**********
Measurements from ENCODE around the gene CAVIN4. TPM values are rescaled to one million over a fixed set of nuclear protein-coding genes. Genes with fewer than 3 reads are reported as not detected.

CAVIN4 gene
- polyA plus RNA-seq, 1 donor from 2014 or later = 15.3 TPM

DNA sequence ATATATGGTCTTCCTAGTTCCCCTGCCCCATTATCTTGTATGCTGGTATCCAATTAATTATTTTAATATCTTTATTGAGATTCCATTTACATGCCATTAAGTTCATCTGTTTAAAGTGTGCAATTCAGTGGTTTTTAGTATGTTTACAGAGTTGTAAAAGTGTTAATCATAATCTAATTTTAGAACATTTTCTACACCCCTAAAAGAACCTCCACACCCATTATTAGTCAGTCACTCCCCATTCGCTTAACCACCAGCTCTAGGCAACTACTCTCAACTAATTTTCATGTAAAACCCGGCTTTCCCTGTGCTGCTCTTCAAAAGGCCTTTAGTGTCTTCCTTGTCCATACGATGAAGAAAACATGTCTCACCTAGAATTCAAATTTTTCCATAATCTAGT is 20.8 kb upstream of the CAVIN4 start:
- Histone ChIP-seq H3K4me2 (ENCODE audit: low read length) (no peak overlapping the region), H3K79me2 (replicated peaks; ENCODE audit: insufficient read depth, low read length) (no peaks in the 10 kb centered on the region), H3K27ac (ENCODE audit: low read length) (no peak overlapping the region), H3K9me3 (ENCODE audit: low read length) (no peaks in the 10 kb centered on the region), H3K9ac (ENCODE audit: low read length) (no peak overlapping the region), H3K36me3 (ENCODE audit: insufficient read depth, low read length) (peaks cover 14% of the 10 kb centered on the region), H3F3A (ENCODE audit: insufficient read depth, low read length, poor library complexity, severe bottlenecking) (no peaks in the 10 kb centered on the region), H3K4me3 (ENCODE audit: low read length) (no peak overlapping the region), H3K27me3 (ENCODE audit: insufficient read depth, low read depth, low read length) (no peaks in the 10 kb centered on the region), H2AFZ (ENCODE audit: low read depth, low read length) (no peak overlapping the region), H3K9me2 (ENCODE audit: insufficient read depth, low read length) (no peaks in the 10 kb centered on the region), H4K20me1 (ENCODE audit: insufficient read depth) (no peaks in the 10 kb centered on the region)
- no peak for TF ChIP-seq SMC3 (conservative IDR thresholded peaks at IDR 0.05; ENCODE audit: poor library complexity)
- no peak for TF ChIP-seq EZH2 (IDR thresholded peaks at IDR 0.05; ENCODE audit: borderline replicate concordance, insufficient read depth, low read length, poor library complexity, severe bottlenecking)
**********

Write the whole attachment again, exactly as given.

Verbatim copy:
Measurements from ENCODE around the gene CAVIN4. TPM values are rescaled to one million over a fixed set of nuclear protein-coding genes. Genes with fewer than 3 reads are reported as not detected.

CAVIN4 gene
- polyA plus RNA-seq, 1 donor from 2014 or later = 15.3 TPM

DNA sequence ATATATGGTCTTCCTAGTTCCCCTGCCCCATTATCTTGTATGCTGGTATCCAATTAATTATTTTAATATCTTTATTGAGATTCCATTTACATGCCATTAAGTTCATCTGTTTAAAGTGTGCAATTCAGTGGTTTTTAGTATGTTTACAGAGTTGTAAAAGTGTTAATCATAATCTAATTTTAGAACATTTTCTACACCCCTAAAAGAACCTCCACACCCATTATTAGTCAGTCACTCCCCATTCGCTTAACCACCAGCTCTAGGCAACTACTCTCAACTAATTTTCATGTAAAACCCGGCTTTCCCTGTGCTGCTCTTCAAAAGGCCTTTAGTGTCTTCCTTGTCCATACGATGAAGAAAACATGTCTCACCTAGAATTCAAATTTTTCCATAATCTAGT is 20.8 kb upstream of the CAVIN4 start:
- Histone ChIP-seq H3K4me2 (ENCODE audit: low read length) (no peak overlapping the region), H3K79me2 (replicated peaks; ENCODE audit: insufficient read depth, low read length) (no peaks in the 10 kb centered on the region), H3K27ac (ENCODE audit: low read length) (no peak overlapping the region), H3K9me3 (ENCODE audit: low read length) (no peaks in the 10 kb centered on the region), H3K9ac (ENCODE audit: low read length) (no peak overlapping the region), H3K36me3 (ENCODE audit: insufficient read depth, low read length) (peaks cover 14% of the 10 kb centered on the region), H3F3A (ENCODE audit: insufficient read depth, low read length, poor library complexity, severe bottlenecking) (no peaks in the 10 kb centered on the region), H3K4me3 (ENCODE audit: low read length) (no peak overlapping the region), H3K27me3 (ENCODE audit: insufficient read depth, low read depth, low read length) (no peaks in the 10 kb centered on the region), H2AFZ (ENCODE audit: low read depth, low read length) (no peak overlapping the region), H3K9me2 (ENCODE audit: insufficient read depth, low read length) (no peaks in the 10 kb centered on the region), H4K20me1 (ENCODE audit: insufficient read depth) (no peaks in the 10 kb centered on the region)
- no peak for TF ChIP-seq SMC3 (conservative IDR thresholded peaks at IDR 0.05; ENCODE audit: poor library complexity)
- no peak for TF ChIP-seq EZH2 (IDR thresholded peaks at IDR 0.05; ENCODE audit: borderline replicate concordance, insufficient read depth, low read length, poor library complexity, severe bottlenecking)